Because of today’s snowstorm, the Weinberg Memorial Library is closing at 12pm today, along with the rest of the University of Scranton. See you on Monday!
I couldn’t help but feel proud to see the Weinberg Memorial Library so well represented on the University’s Christmas card this year, signed by Father Pilarz himself. The Pro Deo room never looked so welcoming.
December is a stressful month – our students have final exams to study for, not to mention holiday shopping to do and travel to plan. So what better than an excuse to take a break? Come to the Library for an early celebration of Christmas!
On December 2nd, come to the Weinberg Memorial Library for Pictures with Santa. Yes, the jolly old man himself will be in the Heritage Room on the 5th floor for a limited engagement – 12pm – 5pm. You can get a *framed* photo of yourself with the man in red for just $7.00. Your donation will help bring the magic of Christmas to a family in our area.
Then, between December 3rd – 19th, check out our Christmas Tag Sale. Christmas decorations, CDs, books, toys, collectibles, baskets, mugs — all will be on sale at affordable prices. Find that unusual gift that you’ve been looking for, on the 1st floor of the Weinberg.
The Weinberg Memorial Library has several Dell and Gateway laptops that University of Scranton students can borrow, for free! You can check out a laptop at the Circulation desk and use it anywhere in the Library, for up to three hours. All you need is your Royal Card.
Circulation coordinator Pat Savitts gave me a few pointers for laptop borrowers:
- If your three hours are up and you haven’t finished your work, you can call down to the Circulation desk from your cell phone to renew your loan – as long as no other students are waiting for a laptop.
- Don’t leave your borrowed laptop unattended. If you need to step away from it, ask a friend to keep an eye on it for you.
- Be prepared to either save your work to a flash drive or email it to yourself. To protect your privacy, your files will be automatically deleted when you shut down the laptop.
- Our laptops aren’t connected to the UniPrint system, so if you need to print your work, either save it to a flash drive or email it to yourself, and then use one of the computers in the Pro Deo room or the second floor computer lab (or any other computer lab on campus) to print.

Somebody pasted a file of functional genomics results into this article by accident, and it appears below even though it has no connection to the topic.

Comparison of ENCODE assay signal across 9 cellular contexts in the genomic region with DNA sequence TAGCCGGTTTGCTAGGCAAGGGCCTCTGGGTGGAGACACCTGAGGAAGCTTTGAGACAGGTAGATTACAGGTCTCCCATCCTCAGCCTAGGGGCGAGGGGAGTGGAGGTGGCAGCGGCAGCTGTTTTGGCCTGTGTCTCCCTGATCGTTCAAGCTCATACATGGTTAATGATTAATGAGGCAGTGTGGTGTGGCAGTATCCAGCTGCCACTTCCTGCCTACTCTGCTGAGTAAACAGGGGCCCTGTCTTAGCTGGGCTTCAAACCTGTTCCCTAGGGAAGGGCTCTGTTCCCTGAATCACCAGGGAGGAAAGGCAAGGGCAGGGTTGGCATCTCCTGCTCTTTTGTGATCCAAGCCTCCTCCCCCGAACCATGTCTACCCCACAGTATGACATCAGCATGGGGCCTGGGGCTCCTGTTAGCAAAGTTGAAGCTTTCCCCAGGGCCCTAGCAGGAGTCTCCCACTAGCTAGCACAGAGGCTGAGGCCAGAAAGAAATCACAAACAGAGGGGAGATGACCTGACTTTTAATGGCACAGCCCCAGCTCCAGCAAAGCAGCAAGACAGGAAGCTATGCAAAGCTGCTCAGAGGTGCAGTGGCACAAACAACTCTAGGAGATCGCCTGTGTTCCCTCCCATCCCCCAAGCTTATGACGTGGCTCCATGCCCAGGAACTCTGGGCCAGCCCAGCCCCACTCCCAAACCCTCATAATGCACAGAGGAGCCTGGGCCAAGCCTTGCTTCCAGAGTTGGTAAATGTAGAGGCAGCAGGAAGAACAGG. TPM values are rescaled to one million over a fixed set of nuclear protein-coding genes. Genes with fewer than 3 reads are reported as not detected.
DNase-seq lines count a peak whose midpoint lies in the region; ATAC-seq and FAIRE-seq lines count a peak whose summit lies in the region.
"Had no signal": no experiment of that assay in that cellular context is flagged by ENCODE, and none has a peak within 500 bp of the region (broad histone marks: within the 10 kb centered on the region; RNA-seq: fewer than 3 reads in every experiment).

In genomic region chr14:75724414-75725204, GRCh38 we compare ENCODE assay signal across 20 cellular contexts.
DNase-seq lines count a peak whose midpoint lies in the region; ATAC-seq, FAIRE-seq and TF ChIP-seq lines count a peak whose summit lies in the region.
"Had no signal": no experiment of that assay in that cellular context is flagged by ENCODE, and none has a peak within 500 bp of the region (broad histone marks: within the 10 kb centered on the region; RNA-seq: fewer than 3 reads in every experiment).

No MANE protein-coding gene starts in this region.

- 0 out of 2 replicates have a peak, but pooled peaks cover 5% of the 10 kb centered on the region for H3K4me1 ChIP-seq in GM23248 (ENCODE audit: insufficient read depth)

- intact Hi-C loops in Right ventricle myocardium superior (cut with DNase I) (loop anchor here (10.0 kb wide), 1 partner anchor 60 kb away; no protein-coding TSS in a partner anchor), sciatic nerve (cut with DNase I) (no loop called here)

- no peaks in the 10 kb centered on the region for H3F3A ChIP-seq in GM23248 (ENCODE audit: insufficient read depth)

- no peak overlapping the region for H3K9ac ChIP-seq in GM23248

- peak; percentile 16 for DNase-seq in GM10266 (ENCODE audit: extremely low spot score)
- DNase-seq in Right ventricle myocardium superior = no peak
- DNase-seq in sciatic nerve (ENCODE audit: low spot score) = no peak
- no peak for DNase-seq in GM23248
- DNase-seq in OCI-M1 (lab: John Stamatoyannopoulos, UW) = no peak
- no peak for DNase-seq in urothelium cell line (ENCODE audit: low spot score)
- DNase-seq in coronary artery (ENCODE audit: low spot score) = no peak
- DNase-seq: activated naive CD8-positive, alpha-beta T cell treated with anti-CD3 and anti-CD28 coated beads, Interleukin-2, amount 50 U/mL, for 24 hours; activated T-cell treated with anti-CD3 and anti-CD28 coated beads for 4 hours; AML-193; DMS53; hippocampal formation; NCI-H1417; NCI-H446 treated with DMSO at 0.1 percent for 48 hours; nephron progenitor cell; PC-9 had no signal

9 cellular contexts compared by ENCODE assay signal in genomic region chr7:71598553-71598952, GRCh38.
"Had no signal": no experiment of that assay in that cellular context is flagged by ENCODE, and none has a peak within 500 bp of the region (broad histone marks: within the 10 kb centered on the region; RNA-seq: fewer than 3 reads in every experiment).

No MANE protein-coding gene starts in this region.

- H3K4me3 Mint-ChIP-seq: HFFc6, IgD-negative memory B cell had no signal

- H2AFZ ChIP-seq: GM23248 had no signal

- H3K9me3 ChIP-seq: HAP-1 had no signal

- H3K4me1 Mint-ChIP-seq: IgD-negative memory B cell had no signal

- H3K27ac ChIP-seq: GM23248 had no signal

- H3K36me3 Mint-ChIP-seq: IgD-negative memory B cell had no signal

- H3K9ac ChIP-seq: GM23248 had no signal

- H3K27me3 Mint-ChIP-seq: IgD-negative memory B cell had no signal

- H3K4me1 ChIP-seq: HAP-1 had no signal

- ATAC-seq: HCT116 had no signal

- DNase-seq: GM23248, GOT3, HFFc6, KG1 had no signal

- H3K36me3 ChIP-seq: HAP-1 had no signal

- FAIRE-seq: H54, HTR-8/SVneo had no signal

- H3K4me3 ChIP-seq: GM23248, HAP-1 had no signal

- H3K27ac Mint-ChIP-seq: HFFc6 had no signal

Happy borrowing… and don’t forget to vote today!
Looking for a scare? This weekend, the Actors Circle of Scranton presents “Jekyll and Hyde,” a Broadway musical based on Robert Louis Stevenson’s novella The Strange Case of Dr Jekyll and Mr Hyde (haven’t gotten to read it yet? You can borrow it from the Library!).
Library staff member David Hunisch plays Simon Stride, Jekyll’s rival. I got to see the show last weekend, and David’s performance as the pretentious Simon was spot on. He did a fantastic job transforming himself into a villain.
Jekyll and Hyde will be at the Providence Playhouse in Scranton all weekend – the Thursday, Friday, and Saturday shows are at 8pm, and you can also catch a matinee on Sunday at 2pm. Tickets are $15 for the general public, but students can get tickets for $10. Call 570-342-9707 for reservations.
To David and the cast, from all of us here at the Weinberg Memorial Library — break a leg!
This fall, the Weinberg Memorial Library is one of 14 institutions participating in a mass digitization pilot project. The program is headed by PALINET, a network of more than 600 libraries, archives, and museums in the mid-Atlantic region, with a goal of making electronic copies of interesting books available to the public via the internet.
So far, we’ve had six local history books digitized by Internet Archive. All six were written before 1923, which means means that they’re in the public domain – so we can post them on the internet without violating anyone’s intellectual property rights. What’s fantastic about the digitized books is that:
- they’re now accessible to anyone, anywhere, anytime (while the physical books are only available to people who visit the WML Special Collections library in person, during limited hours), and
- they’re full-text searchable!
Check out our books on the Internet Archive website here. You can browse through the books using the “flip book” viewer, and you can also download PDF copies of each book. If your family is from the area, be sure to use the full text search box in the flip book viewer to search for your last name – the books are great resources for genealogists. Or just look at the great pictures, like this 1882 line drawing of the proposed design for the Lackawanna County Courthouse from “Memorial of the Erection of Lackawanna County” (if it looks a bit different from what you see on the Square today, it is!) —
Since 1982, the American Library Association has declared the last week of September as “Banned Books Week.” According to ALA, “BBW celebrates the freedom to choose or the freedom to express one’s opinion even if that opinion might be considered unorthodox or unpopular and stresses the importance of ensuring the availability of those unorthodox or unpopular viewpoints to all who wish to read them. After all, intellectual freedom can exist only where these two essential conditions are met.”